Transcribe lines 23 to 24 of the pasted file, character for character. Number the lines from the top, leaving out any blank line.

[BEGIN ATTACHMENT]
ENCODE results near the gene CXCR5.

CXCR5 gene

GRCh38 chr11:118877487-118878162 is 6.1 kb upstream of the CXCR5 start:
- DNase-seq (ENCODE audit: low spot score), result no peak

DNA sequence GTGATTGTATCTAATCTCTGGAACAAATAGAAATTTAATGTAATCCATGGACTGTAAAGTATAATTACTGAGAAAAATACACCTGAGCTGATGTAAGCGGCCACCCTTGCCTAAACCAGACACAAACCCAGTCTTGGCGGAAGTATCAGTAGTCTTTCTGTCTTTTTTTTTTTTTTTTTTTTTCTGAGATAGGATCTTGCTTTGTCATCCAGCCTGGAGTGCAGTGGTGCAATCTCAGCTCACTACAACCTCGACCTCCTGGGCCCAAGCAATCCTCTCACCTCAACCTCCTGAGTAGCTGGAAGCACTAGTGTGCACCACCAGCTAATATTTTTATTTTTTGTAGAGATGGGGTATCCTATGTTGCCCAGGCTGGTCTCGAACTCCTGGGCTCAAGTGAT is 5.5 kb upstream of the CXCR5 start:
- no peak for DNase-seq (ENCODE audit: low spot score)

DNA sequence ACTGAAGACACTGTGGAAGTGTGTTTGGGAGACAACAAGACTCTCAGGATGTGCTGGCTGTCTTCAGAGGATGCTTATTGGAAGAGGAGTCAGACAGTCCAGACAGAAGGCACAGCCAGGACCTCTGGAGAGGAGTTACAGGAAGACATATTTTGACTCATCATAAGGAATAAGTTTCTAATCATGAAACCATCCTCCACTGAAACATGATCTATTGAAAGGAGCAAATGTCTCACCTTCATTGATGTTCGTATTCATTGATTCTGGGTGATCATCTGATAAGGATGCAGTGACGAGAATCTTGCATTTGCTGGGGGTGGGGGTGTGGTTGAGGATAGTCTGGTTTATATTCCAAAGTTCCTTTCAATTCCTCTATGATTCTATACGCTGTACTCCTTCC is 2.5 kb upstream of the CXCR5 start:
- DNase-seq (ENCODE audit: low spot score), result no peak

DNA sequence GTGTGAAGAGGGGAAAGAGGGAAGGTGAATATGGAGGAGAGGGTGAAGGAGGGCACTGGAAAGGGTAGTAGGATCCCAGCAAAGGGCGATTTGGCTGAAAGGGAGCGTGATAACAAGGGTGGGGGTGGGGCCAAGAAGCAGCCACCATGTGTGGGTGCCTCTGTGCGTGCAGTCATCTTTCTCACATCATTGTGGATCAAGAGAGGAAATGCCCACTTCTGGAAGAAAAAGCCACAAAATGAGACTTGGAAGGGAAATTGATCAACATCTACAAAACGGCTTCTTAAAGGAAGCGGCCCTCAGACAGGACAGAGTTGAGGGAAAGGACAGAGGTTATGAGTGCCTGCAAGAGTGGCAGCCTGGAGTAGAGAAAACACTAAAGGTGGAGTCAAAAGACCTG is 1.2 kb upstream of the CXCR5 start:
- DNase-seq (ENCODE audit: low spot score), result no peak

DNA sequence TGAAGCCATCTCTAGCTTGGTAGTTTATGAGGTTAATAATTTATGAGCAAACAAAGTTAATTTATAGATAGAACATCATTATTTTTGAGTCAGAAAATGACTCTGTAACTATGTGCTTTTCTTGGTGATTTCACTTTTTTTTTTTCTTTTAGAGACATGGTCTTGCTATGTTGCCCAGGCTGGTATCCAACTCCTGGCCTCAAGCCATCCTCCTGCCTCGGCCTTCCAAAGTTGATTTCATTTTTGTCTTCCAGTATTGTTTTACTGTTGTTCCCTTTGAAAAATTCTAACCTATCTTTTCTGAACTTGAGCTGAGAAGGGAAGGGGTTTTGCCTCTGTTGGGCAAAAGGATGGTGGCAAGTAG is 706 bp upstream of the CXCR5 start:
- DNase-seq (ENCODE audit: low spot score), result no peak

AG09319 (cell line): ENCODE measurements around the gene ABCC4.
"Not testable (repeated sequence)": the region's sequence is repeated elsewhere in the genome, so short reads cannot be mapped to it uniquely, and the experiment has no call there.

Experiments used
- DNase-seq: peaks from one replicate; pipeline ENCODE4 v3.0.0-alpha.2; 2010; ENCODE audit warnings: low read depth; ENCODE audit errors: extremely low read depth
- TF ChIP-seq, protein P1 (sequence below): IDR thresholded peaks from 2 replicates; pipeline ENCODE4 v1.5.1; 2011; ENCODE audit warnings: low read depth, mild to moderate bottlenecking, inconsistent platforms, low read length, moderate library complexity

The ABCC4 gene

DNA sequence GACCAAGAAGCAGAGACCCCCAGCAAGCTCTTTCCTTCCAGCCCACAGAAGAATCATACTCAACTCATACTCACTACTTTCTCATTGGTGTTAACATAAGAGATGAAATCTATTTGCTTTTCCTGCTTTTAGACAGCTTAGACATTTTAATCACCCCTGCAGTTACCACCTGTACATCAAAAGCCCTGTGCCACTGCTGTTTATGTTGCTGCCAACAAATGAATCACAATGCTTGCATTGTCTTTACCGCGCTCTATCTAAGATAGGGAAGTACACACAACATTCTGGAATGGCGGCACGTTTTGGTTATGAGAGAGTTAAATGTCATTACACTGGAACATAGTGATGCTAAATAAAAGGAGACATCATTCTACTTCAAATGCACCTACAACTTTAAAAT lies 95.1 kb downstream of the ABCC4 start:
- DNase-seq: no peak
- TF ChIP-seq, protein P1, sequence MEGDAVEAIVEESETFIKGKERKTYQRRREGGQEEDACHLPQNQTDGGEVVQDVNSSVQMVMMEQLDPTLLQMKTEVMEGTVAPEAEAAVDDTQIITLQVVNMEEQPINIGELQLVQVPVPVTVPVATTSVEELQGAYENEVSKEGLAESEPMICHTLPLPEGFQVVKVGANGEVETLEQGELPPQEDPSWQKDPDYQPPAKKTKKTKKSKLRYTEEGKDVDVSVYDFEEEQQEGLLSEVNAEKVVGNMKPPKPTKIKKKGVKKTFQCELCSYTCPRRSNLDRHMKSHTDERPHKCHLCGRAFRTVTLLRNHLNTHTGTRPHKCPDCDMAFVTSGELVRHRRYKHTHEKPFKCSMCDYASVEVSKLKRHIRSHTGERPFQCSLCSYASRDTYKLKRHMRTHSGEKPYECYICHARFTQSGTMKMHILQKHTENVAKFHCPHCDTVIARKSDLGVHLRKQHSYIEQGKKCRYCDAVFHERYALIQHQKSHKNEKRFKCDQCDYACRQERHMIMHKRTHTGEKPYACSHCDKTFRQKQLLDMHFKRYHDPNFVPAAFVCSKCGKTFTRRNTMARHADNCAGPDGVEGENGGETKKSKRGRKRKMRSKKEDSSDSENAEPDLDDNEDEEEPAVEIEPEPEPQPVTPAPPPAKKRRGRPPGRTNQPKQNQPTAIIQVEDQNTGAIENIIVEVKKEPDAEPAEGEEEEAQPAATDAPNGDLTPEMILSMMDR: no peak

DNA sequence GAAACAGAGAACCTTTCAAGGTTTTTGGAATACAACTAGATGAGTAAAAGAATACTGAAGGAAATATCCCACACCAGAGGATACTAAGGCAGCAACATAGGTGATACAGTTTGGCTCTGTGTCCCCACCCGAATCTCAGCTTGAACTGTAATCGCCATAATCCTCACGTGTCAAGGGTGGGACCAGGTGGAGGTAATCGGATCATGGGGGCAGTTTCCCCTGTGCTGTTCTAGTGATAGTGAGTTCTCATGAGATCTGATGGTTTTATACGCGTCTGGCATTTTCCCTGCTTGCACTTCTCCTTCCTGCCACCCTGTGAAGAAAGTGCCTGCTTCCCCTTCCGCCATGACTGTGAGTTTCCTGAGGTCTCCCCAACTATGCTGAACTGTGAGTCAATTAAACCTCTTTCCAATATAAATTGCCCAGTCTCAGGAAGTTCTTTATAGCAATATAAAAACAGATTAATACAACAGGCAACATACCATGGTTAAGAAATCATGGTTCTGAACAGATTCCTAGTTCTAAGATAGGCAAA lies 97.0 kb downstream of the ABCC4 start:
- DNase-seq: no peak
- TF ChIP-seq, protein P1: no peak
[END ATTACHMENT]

- DNase-seq: no peak
- TF ChIP-seq, protein P1: no peak